Posted on August 24, 2016, by Travis Pulver
Josh Gordon has not played since December of the 2014 season and didn’t play much that year due to suspensions. He has yet to play in a game since he was allowed to return to practice and will not play in a regular-season game until Week Five of the season.
All he has done is practice, and he hasn’t even done a lot of that thanks to an injury. But for some odd reason there appear to be a number of teams that have expressed an interest in acquiring the troubled but talented wide receiver.
He may not have what it takes anymore. He may blow a knee out as he runs out of the tunnel for his first game. He may be so nervous the night before his first game that he takes a few hits off a bong. With his history, the league ends up giving him a drug test after the game—and then he’s done. As many times as he’s suposedly learned his lesson and turned over a new leaf, he could easily fall back into old habits. But he could also be one of the most exciting wide receivers in football.
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Knowing the possibilities, teams are still inquiring about his availability. It just goes to show how much teams value winning.
However, as any team that actually made an offer has probably discovered—there is no way the Cleveland Browns are going to trade him.
His talent is going to make him a popular topic of conversation. Teams will always be interested in a player they feel can help them win. So far—the word on Gordon has been all good. The only people to see him in action have been folks in attendance at practice since he has yet to play in a game, but people talk. When the talk about how good he looks in practice reminds them of how great he looked in 2013 (when he led the NFL in receiving yards with 1646).
Assuming he can be that guy once again, it is not hard to understand why there has been so much interest in him. The “old Gordon” is capable of making a dramatic impact on the playoff hopes for the right team. With players like that hard to come by, it could be worth taking a chance on him—for the right price.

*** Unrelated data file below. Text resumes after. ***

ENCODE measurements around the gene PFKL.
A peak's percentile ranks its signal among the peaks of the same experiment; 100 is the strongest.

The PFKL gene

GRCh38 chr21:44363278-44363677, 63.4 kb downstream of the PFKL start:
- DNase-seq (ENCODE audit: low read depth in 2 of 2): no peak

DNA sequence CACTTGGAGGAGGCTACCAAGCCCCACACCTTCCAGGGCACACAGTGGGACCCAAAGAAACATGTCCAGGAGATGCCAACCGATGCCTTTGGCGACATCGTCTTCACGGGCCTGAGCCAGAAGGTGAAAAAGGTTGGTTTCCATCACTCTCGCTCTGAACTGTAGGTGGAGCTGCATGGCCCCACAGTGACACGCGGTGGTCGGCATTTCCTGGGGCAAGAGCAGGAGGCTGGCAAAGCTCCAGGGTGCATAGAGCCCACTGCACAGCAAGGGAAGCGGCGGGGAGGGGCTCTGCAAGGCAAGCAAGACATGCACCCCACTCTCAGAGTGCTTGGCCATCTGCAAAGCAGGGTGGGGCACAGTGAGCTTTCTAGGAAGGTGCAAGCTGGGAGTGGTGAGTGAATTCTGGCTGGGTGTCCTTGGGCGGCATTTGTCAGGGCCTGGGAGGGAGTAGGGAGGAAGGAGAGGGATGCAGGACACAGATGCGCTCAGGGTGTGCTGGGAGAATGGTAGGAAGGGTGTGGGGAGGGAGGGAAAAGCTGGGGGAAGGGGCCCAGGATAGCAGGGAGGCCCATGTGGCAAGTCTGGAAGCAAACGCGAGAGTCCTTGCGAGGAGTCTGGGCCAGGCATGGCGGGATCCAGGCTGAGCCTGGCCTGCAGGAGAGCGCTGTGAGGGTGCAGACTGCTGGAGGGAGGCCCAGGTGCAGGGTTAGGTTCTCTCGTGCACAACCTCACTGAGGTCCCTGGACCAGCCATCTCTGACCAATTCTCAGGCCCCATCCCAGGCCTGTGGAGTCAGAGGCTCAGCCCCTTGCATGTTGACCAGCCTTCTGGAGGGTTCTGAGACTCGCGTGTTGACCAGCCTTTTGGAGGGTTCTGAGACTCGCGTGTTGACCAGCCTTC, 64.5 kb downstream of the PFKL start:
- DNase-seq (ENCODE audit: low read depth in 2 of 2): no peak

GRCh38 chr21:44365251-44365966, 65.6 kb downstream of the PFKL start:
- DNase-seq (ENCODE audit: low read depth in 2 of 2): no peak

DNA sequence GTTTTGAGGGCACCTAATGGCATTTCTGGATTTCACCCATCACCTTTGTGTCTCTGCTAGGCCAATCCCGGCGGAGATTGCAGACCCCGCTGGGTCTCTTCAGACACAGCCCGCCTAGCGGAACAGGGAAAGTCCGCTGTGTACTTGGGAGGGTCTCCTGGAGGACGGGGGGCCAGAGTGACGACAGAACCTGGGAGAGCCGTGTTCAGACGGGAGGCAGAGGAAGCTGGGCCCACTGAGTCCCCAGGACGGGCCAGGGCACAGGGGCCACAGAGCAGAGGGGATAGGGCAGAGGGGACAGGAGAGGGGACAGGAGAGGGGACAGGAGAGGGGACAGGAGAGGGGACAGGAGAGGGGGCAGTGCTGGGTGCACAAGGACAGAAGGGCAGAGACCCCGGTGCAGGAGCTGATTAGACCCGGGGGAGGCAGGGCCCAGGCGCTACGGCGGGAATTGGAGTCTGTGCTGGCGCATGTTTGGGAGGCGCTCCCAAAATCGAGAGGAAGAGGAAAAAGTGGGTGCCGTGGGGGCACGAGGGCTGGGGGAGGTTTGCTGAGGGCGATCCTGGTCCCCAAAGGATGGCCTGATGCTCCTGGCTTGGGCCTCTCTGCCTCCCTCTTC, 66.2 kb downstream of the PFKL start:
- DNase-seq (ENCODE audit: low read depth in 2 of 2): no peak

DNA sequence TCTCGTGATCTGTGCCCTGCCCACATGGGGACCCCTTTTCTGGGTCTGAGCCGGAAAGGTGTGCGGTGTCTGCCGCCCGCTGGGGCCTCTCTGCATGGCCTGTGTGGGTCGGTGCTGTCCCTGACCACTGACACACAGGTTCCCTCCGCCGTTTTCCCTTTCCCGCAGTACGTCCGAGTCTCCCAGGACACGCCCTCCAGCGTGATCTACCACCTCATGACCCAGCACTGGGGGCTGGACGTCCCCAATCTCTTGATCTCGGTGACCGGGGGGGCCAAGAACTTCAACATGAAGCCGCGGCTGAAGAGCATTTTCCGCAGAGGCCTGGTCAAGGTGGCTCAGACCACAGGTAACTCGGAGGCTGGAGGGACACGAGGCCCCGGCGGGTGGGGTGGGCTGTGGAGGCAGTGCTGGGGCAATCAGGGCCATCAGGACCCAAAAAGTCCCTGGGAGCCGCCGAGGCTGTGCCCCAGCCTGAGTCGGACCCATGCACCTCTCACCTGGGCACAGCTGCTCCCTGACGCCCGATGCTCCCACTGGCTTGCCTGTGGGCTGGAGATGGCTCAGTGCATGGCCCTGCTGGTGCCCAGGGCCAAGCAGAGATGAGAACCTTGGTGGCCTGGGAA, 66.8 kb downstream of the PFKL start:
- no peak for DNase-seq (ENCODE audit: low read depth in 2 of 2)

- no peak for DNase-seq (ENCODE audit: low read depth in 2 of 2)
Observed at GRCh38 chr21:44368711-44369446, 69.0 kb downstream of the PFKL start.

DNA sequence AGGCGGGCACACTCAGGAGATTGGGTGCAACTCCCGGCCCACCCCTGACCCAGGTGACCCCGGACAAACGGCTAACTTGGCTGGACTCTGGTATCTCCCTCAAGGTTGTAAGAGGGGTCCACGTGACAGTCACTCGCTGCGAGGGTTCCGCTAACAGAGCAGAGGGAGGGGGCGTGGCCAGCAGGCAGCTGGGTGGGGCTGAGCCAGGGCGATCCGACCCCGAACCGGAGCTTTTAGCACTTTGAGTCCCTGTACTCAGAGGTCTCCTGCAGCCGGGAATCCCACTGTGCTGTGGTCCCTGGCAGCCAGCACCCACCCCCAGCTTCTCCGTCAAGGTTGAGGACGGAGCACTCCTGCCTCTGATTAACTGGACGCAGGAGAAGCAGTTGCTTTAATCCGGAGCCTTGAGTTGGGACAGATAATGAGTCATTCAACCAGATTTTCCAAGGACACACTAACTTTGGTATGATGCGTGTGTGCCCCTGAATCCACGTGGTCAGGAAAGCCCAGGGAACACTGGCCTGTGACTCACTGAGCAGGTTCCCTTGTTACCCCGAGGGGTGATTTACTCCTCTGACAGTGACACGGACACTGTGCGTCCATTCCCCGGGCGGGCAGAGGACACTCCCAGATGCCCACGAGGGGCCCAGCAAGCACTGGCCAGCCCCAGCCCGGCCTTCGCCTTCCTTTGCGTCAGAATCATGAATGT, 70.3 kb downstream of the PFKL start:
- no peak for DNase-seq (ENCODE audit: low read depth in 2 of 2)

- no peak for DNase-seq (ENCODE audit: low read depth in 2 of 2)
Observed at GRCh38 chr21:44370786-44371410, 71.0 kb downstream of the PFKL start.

Therein lies the reason why the Browns will never trade him—the price.
Cleveland will value him according to his talent and the potential impact they know he can have. Other teams will do the same, but they will temper that value with the lingering danger of a career ending suspension should he test positive again.
So from a talent standpoint, the Browns would probably demand at least a second round pick. Factor in the risk, and it would not be shocking if the best they could get would be a fifth round pick—and a conditional one at that.
According to media reports, the Browns have no interest in trading him, and he has no interest in being traded. Perhaps, after all this time, and all the drama, the Browns want to see if it was all worth it. On Gordon’s end, he has had an organization back him and support him when most would have let him go a long time ago. It sounds like he wants to pay them back:
“Cleveland is my team. That’s where I want to be,” Gordon told ESPN.com.
Will he pay them back with a strong season? Will they keep him or will they trade him away? Will he succumb to temptation and fall back into old habits?
Only time will tell.